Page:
Effects of multimicronutrient supplementation on helminth reinfection: a randomized, controlled trial in Kenyan schoolchildren


Olsen, A; Thiong'o, FW; Ouma, JH; Mwaniki, D; Magnussen, P; Michaelsen, KF; Friis, H; Geissler, PW; (2003) Effects of multimicronutrient supplementation on helminth reinfection: a randomized, controlled trial in Kenyan schoolchildren. Transactions of the Royal Society of Tropical Medicine and Hygiene, 97 (1). pp. 109-14. ISSN 0035-9203 DOI: 10.1016/S0035-9203(03)90042-3

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Abstract

A randomized, placebo-controlled, double-blind, two-by-two factorial trial was carried out among 977 schoolchildren from 19 primary schools in Nyanza Province, Kenya from February 1995 to February 1996. The interventions were multimicronutrient supplementation (vitamin A, 1000 micrograms; vitamin B1, 1.4 mg; vitamin B2, 1.6 mg; vitamin B6, 1.7 mg; vitamin B12, 2.0 micrograms; folate, 150 micrograms; niacin, 16 mg; vitamin C, 50 mg; vitamin D, 5 micrograms; vitamin E, 8 mg; iron, 18 mg; zinc, 20 mg; copper, 2.0 mg; iodine, 150 micrograms; selenium, 40 micrograms) and multihelminth chemotherapy (albendazole 600 mg in a single dose and/or praziquantel 40 mg/kg in a single dose). This paper reports the effects of the supplementation given on all school days on reinfection with hookworm, Ascaris lumbricoides, Trichuris trichiura and Schistosoma mansoni after 11 months. Baseline prevalence and geometric mean intensity for hookworm, A. lumbricoides, T. trichiura and S. mansoni in all children investigated were 54.7%, 13.8%, 45.6% and 70.0%, respectively and 8.6, 2.7, 5.9 and 19.4 eggs per gram (epg), respectively. Children received a mean of 2.3 multimicronutrient/placebo tablets per school week, giving a compliance rate of 46%. Children given multimicronutrients had a slightly, but significantly, lower intensity of S. mansoni reinfection compared with children given placebo (5.5 epg vs. 7.7 epg, P = 0.047). Multiple linear regression analyses controlling for baseline infection status confirmed this, as children who received micronutrients were reinfected with S. mansoni at only 69% of the intensity of those who received placebo. Multiple logistic regression analyses revealed that micronutrient supplementation was associated with a lower S. mansoni reinfection rate (odds ratio = 0.7) although this was only of borderline significance (P = 0.090). There were no significant differences in reinfection rates or intensities of hookworm, A. lumbricoides and T. trichiura. The effect on S. mansoni infection intensity is particularly interesting given the low compliance, suggesting that full micronutrient supplementation might have a role to play in S. mansoni control programmes.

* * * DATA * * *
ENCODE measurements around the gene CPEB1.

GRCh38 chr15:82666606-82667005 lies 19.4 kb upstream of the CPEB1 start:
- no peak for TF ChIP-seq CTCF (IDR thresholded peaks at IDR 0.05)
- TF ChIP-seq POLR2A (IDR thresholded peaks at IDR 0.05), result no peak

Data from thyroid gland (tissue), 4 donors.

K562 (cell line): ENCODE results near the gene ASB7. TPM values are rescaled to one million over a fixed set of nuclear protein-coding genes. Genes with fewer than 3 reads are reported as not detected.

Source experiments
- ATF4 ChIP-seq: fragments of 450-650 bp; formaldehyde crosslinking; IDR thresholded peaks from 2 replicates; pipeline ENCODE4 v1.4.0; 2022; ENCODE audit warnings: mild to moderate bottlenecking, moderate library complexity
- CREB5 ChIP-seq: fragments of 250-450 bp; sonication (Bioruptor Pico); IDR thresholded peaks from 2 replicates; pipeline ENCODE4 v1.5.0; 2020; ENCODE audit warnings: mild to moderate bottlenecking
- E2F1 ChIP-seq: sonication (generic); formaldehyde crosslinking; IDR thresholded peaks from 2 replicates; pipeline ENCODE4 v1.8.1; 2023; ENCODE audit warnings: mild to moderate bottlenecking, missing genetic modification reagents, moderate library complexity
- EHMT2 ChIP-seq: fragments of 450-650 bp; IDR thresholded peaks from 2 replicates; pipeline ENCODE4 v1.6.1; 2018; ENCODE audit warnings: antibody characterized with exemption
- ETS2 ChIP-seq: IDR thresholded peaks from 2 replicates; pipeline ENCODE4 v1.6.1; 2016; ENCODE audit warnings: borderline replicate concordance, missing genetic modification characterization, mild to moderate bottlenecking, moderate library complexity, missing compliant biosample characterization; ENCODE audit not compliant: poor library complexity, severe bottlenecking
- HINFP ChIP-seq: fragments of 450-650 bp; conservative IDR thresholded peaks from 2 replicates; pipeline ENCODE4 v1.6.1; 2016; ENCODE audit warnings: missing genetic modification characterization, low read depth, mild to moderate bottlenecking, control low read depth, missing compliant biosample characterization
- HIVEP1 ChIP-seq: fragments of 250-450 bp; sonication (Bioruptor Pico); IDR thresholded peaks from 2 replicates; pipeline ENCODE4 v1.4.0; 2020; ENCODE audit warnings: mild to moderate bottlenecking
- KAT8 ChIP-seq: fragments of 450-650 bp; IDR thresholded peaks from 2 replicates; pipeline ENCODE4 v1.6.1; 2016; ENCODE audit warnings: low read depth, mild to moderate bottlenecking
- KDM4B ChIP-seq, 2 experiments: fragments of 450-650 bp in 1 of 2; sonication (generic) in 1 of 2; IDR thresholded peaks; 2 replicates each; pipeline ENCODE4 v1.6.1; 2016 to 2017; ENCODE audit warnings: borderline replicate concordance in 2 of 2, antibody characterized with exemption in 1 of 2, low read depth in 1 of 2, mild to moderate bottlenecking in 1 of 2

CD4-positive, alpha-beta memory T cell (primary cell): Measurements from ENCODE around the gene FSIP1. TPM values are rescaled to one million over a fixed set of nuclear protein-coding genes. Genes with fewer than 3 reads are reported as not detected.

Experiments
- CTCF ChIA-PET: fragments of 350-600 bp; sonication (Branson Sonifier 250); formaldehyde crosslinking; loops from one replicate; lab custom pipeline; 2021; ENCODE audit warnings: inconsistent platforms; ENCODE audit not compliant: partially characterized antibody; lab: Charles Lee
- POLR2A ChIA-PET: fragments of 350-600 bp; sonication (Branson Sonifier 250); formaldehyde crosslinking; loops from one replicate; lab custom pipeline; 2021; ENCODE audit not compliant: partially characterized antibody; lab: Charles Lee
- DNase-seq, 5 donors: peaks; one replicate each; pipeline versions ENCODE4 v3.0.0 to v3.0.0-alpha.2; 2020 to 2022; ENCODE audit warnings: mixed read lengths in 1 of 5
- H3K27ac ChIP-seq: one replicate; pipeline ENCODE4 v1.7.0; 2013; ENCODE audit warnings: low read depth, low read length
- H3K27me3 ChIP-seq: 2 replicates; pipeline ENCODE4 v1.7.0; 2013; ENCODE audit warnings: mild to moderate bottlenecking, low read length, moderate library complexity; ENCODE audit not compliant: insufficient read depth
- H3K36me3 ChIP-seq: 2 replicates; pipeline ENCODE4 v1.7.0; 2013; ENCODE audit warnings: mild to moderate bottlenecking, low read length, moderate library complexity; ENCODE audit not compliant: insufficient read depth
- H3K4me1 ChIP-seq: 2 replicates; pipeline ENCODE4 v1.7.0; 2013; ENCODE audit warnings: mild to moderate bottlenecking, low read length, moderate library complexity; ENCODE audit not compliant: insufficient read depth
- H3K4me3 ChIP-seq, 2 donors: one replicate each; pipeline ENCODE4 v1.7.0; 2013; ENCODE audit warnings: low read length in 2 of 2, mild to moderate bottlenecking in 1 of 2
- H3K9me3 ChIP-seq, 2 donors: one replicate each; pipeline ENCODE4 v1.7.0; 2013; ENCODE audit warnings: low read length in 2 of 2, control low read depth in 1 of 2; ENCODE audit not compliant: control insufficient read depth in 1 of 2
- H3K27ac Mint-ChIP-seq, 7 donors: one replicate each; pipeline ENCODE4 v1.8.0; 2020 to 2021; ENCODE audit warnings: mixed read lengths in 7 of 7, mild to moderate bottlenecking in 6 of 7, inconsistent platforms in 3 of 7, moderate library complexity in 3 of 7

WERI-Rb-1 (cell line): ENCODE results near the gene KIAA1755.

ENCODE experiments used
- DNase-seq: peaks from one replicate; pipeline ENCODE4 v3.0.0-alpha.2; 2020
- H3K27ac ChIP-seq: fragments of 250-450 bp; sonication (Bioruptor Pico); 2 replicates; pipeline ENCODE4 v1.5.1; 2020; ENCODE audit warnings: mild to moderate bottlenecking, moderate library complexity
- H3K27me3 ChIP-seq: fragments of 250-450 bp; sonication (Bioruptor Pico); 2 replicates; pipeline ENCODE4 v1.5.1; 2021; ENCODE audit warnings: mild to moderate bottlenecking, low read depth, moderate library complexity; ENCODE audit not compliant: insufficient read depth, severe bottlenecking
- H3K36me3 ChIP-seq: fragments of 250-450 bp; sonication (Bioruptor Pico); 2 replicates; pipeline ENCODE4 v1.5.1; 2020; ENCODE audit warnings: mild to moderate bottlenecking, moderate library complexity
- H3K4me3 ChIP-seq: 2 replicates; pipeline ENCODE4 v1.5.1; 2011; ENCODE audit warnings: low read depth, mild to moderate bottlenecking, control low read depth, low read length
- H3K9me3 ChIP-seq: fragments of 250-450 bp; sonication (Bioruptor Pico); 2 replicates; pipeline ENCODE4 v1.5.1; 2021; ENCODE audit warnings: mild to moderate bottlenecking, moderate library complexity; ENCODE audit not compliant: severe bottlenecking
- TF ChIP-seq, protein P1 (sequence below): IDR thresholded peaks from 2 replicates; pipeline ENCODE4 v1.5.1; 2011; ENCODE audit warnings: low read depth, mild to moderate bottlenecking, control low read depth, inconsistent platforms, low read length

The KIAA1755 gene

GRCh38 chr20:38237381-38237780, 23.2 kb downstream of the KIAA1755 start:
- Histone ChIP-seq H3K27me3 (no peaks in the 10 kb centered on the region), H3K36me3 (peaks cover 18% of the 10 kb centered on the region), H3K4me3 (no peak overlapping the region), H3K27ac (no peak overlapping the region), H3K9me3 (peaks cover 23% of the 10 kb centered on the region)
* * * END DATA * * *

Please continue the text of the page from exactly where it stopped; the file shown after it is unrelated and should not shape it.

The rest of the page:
Item Type: Article
Keywords: Adolescent, Anthelmintics/therapeutic use, Child, Dietary Supplements, Double-Blind Method, Female, Helminthiasis/*diet therapy/drug therapy, Human, Male, Micronutrients/*administration & dosage, Parasite Egg Count, Recurrence, Regression Analysis, Support, Non-U.S. Gov't, Vitamins/administration & dosage, Adolescent, Anthelmintics, therapeutic use, Child, Dietary Supplements, Double-Blind Method, Female, Helminthiasis, diet therapy, drug therapy, Human, Male, Micronutrients, administration & dosage, Parasite Egg Count, Recurrence, Regression Analysis, Support, Non-U.S. Gov't, Vitamins, administration & dosage
Faculty and Department: Faculty of Public Health and Policy > Dept of Global Health and Development
PubMed ID: 12886816
Web of Science ID: 184231000028
URI: http://researchonline.lshtm.ac.uk/id/eprint/15593

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